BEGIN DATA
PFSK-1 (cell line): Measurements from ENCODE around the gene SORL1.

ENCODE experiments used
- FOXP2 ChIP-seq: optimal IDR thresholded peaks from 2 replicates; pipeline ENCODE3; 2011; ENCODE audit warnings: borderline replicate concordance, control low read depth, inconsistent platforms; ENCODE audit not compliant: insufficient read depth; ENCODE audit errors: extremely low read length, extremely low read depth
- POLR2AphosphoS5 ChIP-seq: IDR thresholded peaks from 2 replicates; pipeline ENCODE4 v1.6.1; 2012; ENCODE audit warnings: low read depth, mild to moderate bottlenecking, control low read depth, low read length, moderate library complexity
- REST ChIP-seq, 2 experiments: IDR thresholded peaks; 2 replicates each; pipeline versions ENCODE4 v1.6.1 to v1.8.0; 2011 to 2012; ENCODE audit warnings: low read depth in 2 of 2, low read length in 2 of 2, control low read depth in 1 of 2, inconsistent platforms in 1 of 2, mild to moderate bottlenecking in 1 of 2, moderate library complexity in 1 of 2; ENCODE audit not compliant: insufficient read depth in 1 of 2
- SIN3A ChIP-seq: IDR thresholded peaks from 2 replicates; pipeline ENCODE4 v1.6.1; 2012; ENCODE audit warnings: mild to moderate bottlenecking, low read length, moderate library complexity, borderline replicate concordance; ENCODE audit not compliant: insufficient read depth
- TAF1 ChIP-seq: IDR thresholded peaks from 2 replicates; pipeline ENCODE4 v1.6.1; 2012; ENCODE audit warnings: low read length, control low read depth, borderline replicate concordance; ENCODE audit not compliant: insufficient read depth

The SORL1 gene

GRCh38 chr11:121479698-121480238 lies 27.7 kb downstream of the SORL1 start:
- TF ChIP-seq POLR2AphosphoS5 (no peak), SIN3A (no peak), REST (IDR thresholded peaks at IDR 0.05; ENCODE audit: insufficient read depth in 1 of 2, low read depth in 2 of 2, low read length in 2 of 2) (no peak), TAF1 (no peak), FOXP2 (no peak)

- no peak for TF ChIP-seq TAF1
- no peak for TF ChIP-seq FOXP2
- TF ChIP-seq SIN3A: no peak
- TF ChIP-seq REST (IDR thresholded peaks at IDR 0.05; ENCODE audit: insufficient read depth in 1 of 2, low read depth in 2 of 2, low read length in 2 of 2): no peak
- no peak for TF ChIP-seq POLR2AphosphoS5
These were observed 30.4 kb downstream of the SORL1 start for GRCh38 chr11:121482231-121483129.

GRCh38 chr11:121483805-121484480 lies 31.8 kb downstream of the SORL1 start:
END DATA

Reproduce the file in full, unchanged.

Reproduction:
PFSK-1 (cell line): Measurements from ENCODE around the gene SORL1.

ENCODE experiments used
- FOXP2 ChIP-seq: optimal IDR thresholded peaks from 2 replicates; pipeline ENCODE3; 2011; ENCODE audit warnings: borderline replicate concordance, control low read depth, inconsistent platforms; ENCODE audit not compliant: insufficient read depth; ENCODE audit errors: extremely low read length, extremely low read depth
- POLR2AphosphoS5 ChIP-seq: IDR thresholded peaks from 2 replicates; pipeline ENCODE4 v1.6.1; 2012; ENCODE audit warnings: low read depth, mild to moderate bottlenecking, control low read depth, low read length, moderate library complexity
- REST ChIP-seq, 2 experiments: IDR thresholded peaks; 2 replicates each; pipeline versions ENCODE4 v1.6.1 to v1.8.0; 2011 to 2012; ENCODE audit warnings: low read depth in 2 of 2, low read length in 2 of 2, control low read depth in 1 of 2, inconsistent platforms in 1 of 2, mild to moderate bottlenecking in 1 of 2, moderate library complexity in 1 of 2; ENCODE audit not compliant: insufficient read depth in 1 of 2
- SIN3A ChIP-seq: IDR thresholded peaks from 2 replicates; pipeline ENCODE4 v1.6.1; 2012; ENCODE audit warnings: mild to moderate bottlenecking, low read length, moderate library complexity, borderline replicate concordance; ENCODE audit not compliant: insufficient read depth
- TAF1 ChIP-seq: IDR thresholded peaks from 2 replicates; pipeline ENCODE4 v1.6.1; 2012; ENCODE audit warnings: low read length, control low read depth, borderline replicate concordance; ENCODE audit not compliant: insufficient read depth

The SORL1 gene

GRCh38 chr11:121479698-121480238 lies 27.7 kb downstream of the SORL1 start:
- TF ChIP-seq POLR2AphosphoS5 (no peak), SIN3A (no peak), REST (IDR thresholded peaks at IDR 0.05; ENCODE audit: insufficient read depth in 1 of 2, low read depth in 2 of 2, low read length in 2 of 2) (no peak), TAF1 (no peak), FOXP2 (no peak)

- no peak for TF ChIP-seq TAF1
- no peak for TF ChIP-seq FOXP2
- TF ChIP-seq SIN3A: no peak
- TF ChIP-seq REST (IDR thresholded peaks at IDR 0.05; ENCODE audit: insufficient read depth in 1 of 2, low read depth in 2 of 2, low read length in 2 of 2): no peak
- no peak for TF ChIP-seq POLR2AphosphoS5
These were observed 30.4 kb downstream of the SORL1 start for GRCh38 chr11:121482231-121483129.

GRCh38 chr11:121483805-121484480 lies 31.8 kb downstream of the SORL1 start: